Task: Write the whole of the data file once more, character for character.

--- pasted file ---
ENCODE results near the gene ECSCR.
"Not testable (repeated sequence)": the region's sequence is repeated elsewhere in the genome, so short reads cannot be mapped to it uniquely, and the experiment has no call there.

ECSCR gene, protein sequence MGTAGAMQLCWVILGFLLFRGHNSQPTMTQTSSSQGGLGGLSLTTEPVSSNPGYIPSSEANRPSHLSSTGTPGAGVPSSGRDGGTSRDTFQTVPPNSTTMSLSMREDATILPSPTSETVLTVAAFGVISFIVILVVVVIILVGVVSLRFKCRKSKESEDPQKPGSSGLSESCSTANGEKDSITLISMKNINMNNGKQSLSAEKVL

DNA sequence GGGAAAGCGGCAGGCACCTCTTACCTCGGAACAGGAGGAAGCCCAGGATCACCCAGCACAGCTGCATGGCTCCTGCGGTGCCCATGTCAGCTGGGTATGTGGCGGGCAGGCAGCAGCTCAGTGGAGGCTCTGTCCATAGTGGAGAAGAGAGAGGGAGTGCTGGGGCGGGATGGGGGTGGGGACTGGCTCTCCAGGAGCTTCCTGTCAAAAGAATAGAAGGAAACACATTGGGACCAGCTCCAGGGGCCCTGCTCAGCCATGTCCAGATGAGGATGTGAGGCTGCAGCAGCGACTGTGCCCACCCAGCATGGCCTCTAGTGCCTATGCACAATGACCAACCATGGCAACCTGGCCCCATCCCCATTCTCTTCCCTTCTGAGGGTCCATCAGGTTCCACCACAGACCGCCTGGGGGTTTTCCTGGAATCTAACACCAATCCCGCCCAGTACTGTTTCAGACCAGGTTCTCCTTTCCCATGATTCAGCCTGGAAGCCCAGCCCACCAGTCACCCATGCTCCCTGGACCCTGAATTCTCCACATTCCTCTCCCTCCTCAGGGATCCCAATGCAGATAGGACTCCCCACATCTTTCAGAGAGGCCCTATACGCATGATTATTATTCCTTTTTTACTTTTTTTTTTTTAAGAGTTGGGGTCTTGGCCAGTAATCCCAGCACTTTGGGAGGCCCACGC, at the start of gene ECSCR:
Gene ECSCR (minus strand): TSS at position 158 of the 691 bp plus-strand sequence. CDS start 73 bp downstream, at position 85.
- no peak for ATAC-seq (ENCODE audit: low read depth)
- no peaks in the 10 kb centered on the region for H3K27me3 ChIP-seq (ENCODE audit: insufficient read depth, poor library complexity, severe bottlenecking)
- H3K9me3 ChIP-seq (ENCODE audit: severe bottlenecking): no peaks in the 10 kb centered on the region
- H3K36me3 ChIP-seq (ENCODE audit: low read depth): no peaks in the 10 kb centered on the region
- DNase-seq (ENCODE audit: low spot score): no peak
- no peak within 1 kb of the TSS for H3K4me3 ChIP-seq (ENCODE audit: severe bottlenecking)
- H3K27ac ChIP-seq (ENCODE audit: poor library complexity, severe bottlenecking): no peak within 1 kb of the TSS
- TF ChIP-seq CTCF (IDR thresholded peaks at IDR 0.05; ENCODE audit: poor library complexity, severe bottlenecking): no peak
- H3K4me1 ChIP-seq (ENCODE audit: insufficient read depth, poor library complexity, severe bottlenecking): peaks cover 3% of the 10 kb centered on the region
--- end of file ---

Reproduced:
ENCODE results near the gene ECSCR.
"Not testable (repeated sequence)": the region's sequence is repeated elsewhere in the genome, so short reads cannot be mapped to it uniquely, and the experiment has no call there.

ECSCR gene, protein sequence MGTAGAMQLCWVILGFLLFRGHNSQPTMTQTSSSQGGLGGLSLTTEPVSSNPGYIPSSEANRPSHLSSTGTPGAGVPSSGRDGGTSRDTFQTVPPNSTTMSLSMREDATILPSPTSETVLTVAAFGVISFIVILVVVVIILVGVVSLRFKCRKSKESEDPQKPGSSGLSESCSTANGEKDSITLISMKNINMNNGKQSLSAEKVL

DNA sequence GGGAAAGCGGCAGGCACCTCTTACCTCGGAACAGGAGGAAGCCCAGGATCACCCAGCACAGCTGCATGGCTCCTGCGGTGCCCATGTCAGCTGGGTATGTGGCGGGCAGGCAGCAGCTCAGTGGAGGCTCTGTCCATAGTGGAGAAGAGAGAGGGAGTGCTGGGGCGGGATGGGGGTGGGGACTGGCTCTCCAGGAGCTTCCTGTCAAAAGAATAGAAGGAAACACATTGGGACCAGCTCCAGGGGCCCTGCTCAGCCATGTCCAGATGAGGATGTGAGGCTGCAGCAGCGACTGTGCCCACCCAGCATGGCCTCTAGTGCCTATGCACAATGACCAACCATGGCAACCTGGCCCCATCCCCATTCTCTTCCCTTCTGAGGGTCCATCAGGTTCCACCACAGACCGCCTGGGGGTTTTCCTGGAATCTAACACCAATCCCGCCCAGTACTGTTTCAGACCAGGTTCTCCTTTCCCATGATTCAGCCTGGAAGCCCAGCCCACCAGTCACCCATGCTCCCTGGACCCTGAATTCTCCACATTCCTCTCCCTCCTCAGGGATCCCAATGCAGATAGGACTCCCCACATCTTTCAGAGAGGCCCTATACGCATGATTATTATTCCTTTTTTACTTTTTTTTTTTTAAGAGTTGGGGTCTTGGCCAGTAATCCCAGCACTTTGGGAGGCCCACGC, at the start of gene ECSCR:
Gene ECSCR (minus strand): TSS at position 158 of the 691 bp plus-strand sequence. CDS start 73 bp downstream, at position 85.
- no peak for ATAC-seq (ENCODE audit: low read depth)
- no peaks in the 10 kb centered on the region for H3K27me3 ChIP-seq (ENCODE audit: insufficient read depth, poor library complexity, severe bottlenecking)
- H3K9me3 ChIP-seq (ENCODE audit: severe bottlenecking): no peaks in the 10 kb centered on the region
- H3K36me3 ChIP-seq (ENCODE audit: low read depth): no peaks in the 10 kb centered on the region
- DNase-seq (ENCODE audit: low spot score): no peak
- no peak within 1 kb of the TSS for H3K4me3 ChIP-seq (ENCODE audit: severe bottlenecking)
- H3K27ac ChIP-seq (ENCODE audit: poor library complexity, severe bottlenecking): no peak within 1 kb of the TSS
- TF ChIP-seq CTCF (IDR thresholded peaks at IDR 0.05; ENCODE audit: poor library complexity, severe bottlenecking): no peak
- H3K4me1 ChIP-seq (ENCODE audit: insufficient read depth, poor library complexity, severe bottlenecking): peaks cover 3% of the 10 kb centered on the region